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Home: Idaho Hot Springs: Stanley Hot Springs
  Public Hot Springs
Selway-Bitterroot Wilderness Overall Rating: A+
3,600 ft Water Temperature: 103
20+ miles East of Lowell, Idaho Usage Level: Heavy-Extreme

Picture Viewer

07.23.06: Views of the Selway-Bitterroot Wilderness

07.24.06: Stanley Hot Springs

07.24.06: Stanley Hot Springs

07.24.06: Stanley Hot Springs

07.24.06: Stanley Hot Springs

07.24.06: Stanley Hot Springs

07.24.06: Stanley Hot Springs

07.24.06: Stanley Hot Springs

07.24.06: Huckleberry Creek

07.24.06: Lush, green forest

07.25.06: Dusk in the Selway-Bitterroot Wilderness

07.25.06: Signage

07.23.06: Dusk

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[ View 07.23.06 - 07.25.06 Stanley Hot Springs Video Clips ]

General Description
A chain of rock and log dammed pools in a lush, ancient forest at the end of a grueling 6 mile hike on a rough trail into the Selway-Bitterroot Wilderness.
Dates Visited: Trash Levels: Bug Levels:
07.23.06 - 07.25.06 None High

Water Clarity:



Wildlife Sighted: Deer and Moose

Seasonal Notes
Snow covered trails and a river ford mean the best time of year to visit Stanley is after spring runoff (March or April) and before winter snowfall (October or November).
Camping Notes
Wilderness Gateway Campground, which has around 90 sites, is located at the trailhead and features full-facilities. There are a multitude of primitive sites located at and around the hot springs. Please use existing sites and do not create new sites as there are plenty. This area has been heavily damaged by humans and horses. Please treat this fragile ecosystem with care and leave as light of footprint as possible.


07.23.06 - 07.25.06
My trip to Stanley Hot Springs was full of surprises. This was my first trip into the Selway-Bitterroot Wilderness, which was the 1st Wilderness Area designated in Idaho and one of the first of the entire United States. It lies directly north of the massive Frank Church River of No Return Wilderness, and is separated from the Frank by only one road, the Magruder Road.

We broke camp at Wilderness Gateway Campground at 4am in an effort to beat the heat. We were unfortunate to arrive during a week-long heat wave of mid-90s to 100+ temperatures. The last part of the hike down to Rock Creek was rough. There was little water, the trail was thrashed and loaded with horse poop due to extreme outfitter activity - in many places it was like hiking up jagged stairs. And, horse traffic on the trail proved cumbersome as the heat ratcheted up.

Horses have the right-of-way here, so every time they are encountered backpackers and hikers have to get off the trail, approx. 5-6 feet below the horses and crush beautiful foliage as a result while the horses pass and kick rocks and dirt all over the party below. This makes for slow going, and if you have heavy backpacks on can really suck. We had to do it 4 times. Some of the outfitters were actually upset at having to deal with us backpackers, I think it was because our dogs spooked their horses and one of them spilled their beer. All in this particular party were drinking beer and smoking cigars while on the trail.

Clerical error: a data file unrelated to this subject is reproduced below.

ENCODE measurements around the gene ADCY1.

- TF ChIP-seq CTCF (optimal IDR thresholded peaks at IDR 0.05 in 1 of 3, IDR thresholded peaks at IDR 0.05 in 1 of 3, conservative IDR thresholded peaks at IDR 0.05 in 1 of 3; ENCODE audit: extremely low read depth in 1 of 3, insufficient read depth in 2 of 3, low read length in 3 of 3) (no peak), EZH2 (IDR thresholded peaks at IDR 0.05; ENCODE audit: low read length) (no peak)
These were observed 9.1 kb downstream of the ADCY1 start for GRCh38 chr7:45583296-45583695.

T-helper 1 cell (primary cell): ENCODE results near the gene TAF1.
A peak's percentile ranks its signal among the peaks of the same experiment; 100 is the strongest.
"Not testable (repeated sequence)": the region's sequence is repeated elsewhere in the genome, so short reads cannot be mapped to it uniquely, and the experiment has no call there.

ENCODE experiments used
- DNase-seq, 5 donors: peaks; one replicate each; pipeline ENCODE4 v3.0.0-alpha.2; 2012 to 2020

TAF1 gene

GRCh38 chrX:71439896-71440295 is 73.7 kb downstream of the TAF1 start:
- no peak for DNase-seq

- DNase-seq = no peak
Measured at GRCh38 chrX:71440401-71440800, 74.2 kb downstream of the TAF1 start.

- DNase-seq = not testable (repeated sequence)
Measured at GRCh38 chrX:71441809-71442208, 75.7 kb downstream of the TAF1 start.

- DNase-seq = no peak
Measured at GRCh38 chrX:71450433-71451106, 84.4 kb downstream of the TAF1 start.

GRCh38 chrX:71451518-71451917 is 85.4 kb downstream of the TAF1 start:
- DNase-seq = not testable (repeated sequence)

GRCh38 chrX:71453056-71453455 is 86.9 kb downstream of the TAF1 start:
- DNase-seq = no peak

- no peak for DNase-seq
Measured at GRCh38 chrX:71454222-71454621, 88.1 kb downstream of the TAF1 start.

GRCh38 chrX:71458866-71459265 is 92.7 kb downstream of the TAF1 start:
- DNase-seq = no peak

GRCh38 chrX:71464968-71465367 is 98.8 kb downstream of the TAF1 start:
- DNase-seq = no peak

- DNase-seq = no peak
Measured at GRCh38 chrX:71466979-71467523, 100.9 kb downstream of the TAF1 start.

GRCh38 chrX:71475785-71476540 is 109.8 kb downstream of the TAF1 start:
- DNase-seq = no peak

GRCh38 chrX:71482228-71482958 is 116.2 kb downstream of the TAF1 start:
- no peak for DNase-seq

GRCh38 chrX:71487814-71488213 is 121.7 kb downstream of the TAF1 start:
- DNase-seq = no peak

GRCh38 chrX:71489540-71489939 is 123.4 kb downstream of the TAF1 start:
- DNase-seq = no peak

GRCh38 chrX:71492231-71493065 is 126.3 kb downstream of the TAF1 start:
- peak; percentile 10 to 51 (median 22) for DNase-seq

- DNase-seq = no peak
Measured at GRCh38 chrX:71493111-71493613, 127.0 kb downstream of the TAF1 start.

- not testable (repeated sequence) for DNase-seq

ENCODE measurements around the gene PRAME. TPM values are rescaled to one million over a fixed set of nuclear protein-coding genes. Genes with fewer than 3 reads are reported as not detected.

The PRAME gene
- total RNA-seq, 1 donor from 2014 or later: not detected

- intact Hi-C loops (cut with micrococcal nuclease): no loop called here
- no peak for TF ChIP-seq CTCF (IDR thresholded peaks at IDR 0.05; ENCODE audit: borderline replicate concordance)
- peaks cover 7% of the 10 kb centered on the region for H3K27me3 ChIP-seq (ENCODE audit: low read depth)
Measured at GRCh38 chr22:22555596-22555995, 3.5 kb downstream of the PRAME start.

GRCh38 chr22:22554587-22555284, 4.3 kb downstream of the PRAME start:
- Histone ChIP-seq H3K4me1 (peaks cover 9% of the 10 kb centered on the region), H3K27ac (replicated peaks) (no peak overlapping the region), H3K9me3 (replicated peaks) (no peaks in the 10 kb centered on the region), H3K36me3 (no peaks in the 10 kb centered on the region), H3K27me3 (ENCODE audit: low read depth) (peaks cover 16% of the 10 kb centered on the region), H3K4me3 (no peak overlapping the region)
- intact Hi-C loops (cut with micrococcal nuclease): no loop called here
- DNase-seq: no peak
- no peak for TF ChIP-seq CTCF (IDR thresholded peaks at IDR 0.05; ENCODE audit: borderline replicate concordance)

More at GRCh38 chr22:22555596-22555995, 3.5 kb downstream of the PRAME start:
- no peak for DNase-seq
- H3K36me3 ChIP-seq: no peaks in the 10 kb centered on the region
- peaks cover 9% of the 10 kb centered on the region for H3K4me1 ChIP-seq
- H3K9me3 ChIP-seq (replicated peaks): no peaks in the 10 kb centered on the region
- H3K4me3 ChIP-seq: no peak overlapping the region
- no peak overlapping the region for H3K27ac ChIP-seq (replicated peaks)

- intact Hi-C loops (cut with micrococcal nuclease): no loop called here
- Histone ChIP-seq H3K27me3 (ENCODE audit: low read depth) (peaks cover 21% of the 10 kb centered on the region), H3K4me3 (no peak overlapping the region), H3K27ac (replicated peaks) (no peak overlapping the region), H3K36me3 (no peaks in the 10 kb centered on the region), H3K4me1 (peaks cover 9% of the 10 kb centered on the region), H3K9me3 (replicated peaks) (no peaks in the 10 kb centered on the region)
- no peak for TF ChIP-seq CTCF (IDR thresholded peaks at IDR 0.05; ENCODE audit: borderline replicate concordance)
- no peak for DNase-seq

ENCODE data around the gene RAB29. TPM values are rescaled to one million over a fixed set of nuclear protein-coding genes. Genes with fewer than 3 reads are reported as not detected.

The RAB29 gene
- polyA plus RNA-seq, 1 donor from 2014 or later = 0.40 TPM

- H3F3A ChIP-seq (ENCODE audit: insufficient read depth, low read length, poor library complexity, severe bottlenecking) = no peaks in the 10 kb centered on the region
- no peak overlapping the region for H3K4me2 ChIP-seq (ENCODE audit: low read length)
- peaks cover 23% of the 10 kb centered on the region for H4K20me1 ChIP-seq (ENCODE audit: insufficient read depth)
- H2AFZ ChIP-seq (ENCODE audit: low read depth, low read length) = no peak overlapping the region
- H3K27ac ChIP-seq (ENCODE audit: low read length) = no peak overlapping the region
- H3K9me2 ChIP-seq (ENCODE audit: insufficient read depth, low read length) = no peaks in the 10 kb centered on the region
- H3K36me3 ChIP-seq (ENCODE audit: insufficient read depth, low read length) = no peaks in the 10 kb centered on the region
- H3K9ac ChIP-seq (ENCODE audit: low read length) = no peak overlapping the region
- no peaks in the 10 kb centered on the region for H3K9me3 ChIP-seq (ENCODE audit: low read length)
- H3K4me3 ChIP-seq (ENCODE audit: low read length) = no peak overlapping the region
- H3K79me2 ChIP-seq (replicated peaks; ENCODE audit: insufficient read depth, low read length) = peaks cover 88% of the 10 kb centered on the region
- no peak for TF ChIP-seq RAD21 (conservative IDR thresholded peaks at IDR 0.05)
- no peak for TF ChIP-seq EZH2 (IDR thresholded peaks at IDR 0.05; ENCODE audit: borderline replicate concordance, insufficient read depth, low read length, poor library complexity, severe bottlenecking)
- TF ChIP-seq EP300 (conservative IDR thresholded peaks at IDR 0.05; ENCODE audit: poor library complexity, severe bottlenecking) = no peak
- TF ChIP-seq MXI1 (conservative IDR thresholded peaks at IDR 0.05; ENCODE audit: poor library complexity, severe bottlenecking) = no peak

It was more than refreshing to finally drop down to ford Rock Creek slightly before the hot springs. The cool creek water was a nice reprieve against the hot, humid weather and biting horse flies. Upon arrival to the hot springs I spoke with a friendly, traveling couple from Maine on their way to Washington - hitting hot springs all along the way.

Once we decided on a primitive camp from the many available we setup and prepared for our first soak in Stanley. It was excellent to say the least. My thermo-watch consistently clocked in at 103 in the optimal pool. The deep and wide soaker washed the painful hike away.

In addition to the traveling couple from Maine, there was another traveling couple that spent the night, a naturalist lady who apparently was living for an extended period at the site directly above the pool, a few day hikers, another couple that spent a single night and a family that arrived while we were leaving. The naturalist lady had tons of jars of berries, roots and other edibles stored at her campsite along with other items that suggested that she was living at this site for an extended period of time.

At dusk, on the 2nd day of our 3 day stay we were greeted by a legendary hot springs soaker... the hot springs moose (see video clips). This was the pinnacle of the trip to Stanley, and watching the moose enjoy the hot springs reminded me just how truly unique this place is.

Average Rating: A+

Related: Hot Springs Guide Books, Weather Conditions


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No Soap, Shampoo or BIO-Soap/Shampoo Allowed in Hot Springs! Avoid Being Fined!

Public hot springs are not bathing facilities and do not have 'plumbing' like that of commercial, improved hot springs. Soap and shampoo (including biodegradable soap and shampoo) do not completely breakdown naturally. This pollutes our water systems (ingested by fish, animals, humans) at or near the source. This is also illegal in most wilderness and public lands areas.

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